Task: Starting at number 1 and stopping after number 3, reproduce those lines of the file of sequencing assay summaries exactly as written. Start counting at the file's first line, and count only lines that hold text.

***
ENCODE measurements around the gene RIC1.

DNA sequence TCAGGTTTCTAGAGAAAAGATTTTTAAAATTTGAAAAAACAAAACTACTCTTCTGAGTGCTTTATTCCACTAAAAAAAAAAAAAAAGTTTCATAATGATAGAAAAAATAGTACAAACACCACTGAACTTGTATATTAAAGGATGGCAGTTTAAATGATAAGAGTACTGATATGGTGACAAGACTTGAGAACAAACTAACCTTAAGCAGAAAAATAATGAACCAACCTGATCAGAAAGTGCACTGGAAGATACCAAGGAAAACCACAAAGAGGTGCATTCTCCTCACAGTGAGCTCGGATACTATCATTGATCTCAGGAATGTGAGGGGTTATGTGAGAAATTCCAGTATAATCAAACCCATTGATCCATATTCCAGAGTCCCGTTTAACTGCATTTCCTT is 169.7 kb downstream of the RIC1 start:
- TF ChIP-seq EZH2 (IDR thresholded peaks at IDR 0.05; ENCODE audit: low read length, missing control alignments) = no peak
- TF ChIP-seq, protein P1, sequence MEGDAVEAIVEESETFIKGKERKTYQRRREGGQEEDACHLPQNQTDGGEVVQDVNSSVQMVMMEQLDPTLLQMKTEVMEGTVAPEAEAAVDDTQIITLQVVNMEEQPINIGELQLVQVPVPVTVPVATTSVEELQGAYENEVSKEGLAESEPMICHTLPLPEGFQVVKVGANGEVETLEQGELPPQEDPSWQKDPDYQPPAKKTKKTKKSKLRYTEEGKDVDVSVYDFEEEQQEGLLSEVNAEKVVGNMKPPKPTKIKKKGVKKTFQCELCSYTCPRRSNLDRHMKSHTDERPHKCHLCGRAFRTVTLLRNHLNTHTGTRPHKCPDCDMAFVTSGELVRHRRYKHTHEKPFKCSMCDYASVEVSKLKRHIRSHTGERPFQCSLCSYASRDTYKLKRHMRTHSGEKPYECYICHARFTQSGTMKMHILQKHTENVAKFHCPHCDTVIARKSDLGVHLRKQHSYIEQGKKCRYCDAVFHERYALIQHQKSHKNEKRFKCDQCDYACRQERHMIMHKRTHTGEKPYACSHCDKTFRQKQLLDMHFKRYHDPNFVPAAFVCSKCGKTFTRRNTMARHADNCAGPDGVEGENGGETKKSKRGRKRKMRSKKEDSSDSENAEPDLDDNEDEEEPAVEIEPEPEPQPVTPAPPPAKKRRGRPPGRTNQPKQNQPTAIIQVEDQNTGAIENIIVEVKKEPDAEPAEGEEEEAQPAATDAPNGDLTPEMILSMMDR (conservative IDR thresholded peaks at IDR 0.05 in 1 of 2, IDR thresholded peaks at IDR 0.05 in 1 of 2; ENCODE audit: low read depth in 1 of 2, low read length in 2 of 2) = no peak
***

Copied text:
ENCODE measurements around the gene RIC1.

DNA sequence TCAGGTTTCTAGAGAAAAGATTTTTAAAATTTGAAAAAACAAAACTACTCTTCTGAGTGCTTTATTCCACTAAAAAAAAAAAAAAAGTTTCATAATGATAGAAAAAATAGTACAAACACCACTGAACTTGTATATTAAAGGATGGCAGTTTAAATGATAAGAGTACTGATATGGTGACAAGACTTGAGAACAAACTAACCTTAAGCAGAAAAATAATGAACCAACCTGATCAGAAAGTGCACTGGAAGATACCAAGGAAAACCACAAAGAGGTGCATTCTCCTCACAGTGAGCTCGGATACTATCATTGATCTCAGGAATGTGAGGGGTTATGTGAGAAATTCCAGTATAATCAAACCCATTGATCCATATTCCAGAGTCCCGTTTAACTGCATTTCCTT is 169.7 kb downstream of the RIC1 start:
- TF ChIP-seq EZH2 (IDR thresholded peaks at IDR 0.05; ENCODE audit: low read length, missing control alignments) = no peak